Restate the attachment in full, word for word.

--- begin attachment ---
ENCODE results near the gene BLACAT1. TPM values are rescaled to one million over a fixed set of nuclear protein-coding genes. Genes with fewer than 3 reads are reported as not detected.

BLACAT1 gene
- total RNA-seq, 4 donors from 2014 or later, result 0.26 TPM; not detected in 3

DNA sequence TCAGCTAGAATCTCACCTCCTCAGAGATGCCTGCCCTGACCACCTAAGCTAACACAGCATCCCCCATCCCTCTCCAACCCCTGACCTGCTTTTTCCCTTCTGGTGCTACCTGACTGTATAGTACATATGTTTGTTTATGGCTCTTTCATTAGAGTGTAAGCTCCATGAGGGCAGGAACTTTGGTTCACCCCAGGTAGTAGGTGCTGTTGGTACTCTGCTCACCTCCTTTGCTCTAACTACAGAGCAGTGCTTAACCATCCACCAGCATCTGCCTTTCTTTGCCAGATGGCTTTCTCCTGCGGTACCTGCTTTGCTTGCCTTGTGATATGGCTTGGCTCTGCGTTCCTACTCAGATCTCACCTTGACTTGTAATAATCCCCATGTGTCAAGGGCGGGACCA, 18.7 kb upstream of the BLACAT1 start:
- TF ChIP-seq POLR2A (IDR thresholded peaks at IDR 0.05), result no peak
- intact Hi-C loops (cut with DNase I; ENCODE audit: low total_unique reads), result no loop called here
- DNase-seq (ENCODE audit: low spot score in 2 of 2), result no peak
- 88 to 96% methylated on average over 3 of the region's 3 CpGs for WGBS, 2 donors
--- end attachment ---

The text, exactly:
ENCODE results near the gene BLACAT1. TPM values are rescaled to one million over a fixed set of nuclear protein-coding genes. Genes with fewer than 3 reads are reported as not detected.

BLACAT1 gene
- total RNA-seq, 4 donors from 2014 or later, result 0.26 TPM; not detected in 3

DNA sequence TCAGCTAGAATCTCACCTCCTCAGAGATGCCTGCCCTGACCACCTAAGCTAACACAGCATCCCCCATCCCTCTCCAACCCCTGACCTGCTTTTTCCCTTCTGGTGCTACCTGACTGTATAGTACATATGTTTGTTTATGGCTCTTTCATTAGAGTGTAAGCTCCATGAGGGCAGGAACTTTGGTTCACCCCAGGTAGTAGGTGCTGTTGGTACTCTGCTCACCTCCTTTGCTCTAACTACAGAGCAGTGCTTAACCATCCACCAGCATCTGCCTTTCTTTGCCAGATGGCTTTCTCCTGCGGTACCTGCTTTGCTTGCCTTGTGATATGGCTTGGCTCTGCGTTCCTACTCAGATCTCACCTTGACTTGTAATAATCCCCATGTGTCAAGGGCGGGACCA, 18.7 kb upstream of the BLACAT1 start:
- TF ChIP-seq POLR2A (IDR thresholded peaks at IDR 0.05), result no peak
- intact Hi-C loops (cut with DNase I; ENCODE audit: low total_unique reads), result no loop called here
- DNase-seq (ENCODE audit: low spot score in 2 of 2), result no peak
- 88 to 96% methylated on average over 3 of the region's 3 CpGs for WGBS, 2 donors